Home Theater Movie Renter's Guide - April, 2010


"The Fourth Kind" (Blu-ray) - Reviewed by Tyler Stripko



In Nome, Alaska, a large group of people are experiencing severe sleeping difficulties.  Attempting to get to the bottom of the problem, psychologist Dr. Abigail Tyler (Milla Jovovich) uses hypnosis in an attempt to figure out what is happening to the townspeople.   She finds that there are many similarities between each case, with a haunting white owl at the center of it all.  But is the owl really an owl?



  • Universal
  • 2009, Color, PG-13, 1 Hour 38 Minutes
  • Aspect Ratio: 2.35:1
  • 1080p
  • Codec:  Not listed
  • English DTS-HD Master Audio 5.1
  • Starring:  Milla Jovovich, Will Patton, Elias Koteas
  • Directed by Olatunde Osunsanmi
  • Entertainment:
  • Video:
  • Audio:
  • Extras:
  • Violence: Mild
  • Sex: None
  • Language: Mild


I remember seeing the trailers for this film and being mildly interested.  As a big sci-fi fan, I’m always on the lookout for a good alien flick.  Sadly, this didn’t turn out to be one of them.  The story is supposed to be based on true events, which is a total fallacy.   The “actual video” of the original therapy sessions is just footage shot for the movie, and then re-enacted.   So we end up watching fake characters act out a fake story, then we are treated to even more fake characters re-enacting the first fake footage.  What’s the point of that?   It is wholly unbelievable and annoyingly redundant.   It’s a shame as there was some real potential with the plot.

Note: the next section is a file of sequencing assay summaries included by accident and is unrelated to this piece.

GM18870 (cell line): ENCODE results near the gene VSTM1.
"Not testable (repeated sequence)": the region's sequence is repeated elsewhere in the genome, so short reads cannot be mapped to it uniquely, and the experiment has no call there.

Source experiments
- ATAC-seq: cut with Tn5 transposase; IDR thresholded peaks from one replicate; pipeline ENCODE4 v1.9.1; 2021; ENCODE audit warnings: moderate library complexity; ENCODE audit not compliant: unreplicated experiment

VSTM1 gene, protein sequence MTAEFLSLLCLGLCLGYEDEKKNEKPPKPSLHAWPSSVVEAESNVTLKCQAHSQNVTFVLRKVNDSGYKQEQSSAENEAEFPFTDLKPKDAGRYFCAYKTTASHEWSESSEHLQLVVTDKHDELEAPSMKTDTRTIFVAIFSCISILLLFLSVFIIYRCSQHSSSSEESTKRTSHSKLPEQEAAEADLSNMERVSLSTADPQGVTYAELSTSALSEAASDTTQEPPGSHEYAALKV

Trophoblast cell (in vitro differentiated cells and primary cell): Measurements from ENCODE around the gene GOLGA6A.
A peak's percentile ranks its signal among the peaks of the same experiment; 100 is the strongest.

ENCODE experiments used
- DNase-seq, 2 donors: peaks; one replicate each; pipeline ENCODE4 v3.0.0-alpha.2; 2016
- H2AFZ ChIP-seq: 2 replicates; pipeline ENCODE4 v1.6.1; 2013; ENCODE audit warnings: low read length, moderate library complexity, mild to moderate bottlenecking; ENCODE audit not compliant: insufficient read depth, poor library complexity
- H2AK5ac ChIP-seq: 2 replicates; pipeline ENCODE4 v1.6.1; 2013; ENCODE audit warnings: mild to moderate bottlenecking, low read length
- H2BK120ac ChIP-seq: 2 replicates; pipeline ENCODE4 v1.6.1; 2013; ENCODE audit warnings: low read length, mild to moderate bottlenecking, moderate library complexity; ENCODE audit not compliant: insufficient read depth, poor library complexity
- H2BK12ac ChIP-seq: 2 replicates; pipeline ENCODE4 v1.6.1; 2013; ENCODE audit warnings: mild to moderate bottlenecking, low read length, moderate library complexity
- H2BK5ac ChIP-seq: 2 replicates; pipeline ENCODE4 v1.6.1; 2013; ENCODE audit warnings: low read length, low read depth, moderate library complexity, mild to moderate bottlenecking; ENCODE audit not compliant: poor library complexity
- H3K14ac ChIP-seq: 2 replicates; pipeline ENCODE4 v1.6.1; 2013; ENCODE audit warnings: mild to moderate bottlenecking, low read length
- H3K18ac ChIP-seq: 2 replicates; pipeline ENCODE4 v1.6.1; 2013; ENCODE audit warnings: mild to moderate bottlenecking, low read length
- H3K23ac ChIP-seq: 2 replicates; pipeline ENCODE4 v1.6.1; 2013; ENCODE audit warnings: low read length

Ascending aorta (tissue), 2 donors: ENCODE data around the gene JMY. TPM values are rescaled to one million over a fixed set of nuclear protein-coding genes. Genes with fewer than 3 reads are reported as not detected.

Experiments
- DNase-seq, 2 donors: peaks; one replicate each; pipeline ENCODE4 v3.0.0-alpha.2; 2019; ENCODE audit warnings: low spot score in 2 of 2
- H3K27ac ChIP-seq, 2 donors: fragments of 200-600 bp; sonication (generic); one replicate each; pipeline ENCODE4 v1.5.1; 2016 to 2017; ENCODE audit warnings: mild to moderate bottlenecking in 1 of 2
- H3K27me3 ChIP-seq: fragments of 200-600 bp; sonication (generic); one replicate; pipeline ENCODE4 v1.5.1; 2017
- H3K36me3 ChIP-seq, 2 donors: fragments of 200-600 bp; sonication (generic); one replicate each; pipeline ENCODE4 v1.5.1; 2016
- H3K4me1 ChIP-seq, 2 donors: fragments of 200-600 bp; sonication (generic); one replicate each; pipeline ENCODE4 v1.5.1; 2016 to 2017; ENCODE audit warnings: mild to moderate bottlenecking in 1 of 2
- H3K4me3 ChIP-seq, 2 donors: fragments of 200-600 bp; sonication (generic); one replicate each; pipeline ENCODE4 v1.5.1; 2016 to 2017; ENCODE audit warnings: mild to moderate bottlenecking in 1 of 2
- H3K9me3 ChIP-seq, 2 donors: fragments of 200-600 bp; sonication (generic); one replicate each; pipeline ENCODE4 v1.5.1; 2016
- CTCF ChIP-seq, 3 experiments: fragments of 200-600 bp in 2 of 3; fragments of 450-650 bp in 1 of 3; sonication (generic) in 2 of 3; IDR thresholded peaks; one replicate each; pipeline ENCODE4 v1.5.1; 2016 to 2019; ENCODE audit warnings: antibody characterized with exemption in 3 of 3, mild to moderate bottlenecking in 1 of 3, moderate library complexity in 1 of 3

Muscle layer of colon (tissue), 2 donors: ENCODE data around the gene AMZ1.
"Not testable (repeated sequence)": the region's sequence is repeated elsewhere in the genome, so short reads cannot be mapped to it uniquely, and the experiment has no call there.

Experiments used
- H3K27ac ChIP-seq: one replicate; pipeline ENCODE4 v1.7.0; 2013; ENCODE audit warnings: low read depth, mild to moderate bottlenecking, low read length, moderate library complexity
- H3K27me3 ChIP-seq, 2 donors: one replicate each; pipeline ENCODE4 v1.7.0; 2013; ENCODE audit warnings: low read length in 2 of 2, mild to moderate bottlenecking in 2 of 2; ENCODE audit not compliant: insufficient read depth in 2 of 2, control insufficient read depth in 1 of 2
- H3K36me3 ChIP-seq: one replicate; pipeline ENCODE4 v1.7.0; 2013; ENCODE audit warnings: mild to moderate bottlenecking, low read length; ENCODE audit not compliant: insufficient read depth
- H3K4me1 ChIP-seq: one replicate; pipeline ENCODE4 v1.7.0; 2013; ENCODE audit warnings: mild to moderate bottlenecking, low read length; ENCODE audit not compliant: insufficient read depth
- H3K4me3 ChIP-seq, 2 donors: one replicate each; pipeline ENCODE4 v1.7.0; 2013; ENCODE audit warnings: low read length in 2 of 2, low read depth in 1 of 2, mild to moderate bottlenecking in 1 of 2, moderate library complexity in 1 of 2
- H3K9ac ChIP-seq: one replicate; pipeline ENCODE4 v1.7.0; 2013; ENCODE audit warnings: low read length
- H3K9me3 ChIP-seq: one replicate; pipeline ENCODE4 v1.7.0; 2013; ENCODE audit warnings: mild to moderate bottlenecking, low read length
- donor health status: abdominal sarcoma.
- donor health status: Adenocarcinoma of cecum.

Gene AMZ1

Audio and video quality are fortunately far better than the storyline.  The image is sharp, with fairly natural color tones.  Black levels are solid, and there is a good amount of detail in the picture.  The “original” footage is supposed to look like it was shot with a home video camera and for the most part the producers accomplished the task.  Audio was immersive throughout the film, with very good use of the surrounds and clear dialogue.  There is some solid bass scattered throughout the film as well.


The only real extras on this disc are the deleted scenes, which I couldn’t bring myself to watch.  The disc has some BD-Live enabled interactive features and is also D-Box motion-enabled.